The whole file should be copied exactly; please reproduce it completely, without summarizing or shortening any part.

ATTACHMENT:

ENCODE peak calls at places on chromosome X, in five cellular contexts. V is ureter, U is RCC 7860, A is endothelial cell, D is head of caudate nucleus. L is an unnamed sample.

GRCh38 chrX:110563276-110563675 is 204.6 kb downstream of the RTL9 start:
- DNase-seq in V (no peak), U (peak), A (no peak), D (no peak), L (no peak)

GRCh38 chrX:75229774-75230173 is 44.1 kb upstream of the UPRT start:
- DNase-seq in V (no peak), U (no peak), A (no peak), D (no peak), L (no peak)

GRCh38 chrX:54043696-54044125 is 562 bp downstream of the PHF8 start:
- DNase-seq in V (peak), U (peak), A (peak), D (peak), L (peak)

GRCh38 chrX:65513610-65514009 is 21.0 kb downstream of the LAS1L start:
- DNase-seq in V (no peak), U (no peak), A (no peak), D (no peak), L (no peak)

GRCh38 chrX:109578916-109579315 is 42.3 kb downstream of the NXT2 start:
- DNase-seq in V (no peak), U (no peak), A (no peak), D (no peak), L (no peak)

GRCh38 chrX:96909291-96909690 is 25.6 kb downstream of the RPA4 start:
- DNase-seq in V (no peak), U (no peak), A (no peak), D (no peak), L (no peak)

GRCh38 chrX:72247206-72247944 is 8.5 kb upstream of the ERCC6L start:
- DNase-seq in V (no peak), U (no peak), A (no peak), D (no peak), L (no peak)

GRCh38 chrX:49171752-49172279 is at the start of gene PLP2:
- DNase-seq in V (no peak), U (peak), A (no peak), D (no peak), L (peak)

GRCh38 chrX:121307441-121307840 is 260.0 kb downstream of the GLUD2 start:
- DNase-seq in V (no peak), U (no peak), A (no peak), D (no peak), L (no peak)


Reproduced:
ENCODE peak calls at places on chromosome X, in five cellular contexts. V is ureter, U is RCC 7860, A is endothelial cell, D is head of caudate nucleus. L is an unnamed sample.

GRCh38 chrX:110563276-110563675 is 204.6 kb downstream of the RTL9 start:
- DNase-seq in V (no peak), U (peak), A (no peak), D (no peak), L (no peak)

GRCh38 chrX:75229774-75230173 is 44.1 kb upstream of the UPRT start:
- DNase-seq in V (no peak), U (no peak), A (no peak), D (no peak), L (no peak)

GRCh38 chrX:54043696-54044125 is 562 bp downstream of the PHF8 start:
- DNase-seq in V (peak), U (peak), A (peak), D (peak), L (peak)

GRCh38 chrX:65513610-65514009 is 21.0 kb downstream of the LAS1L start:
- DNase-seq in V (no peak), U (no peak), A (no peak), D (no peak), L (no peak)

GRCh38 chrX:109578916-109579315 is 42.3 kb downstream of the NXT2 start:
- DNase-seq in V (no peak), U (no peak), A (no peak), D (no peak), L (no peak)

GRCh38 chrX:96909291-96909690 is 25.6 kb downstream of the RPA4 start:
- DNase-seq in V (no peak), U (no peak), A (no peak), D (no peak), L (no peak)

GRCh38 chrX:72247206-72247944 is 8.5 kb upstream of the ERCC6L start:
- DNase-seq in V (no peak), U (no peak), A (no peak), D (no peak), L (no peak)

GRCh38 chrX:49171752-49172279 is at the start of gene PLP2:
- DNase-seq in V (no peak), U (peak), A (no peak), D (no peak), L (peak)

GRCh38 chrX:121307441-121307840 is 260.0 kb downstream of the GLUD2 start:
- DNase-seq in V (no peak), U (no peak), A (no peak), D (no peak), L (no peak)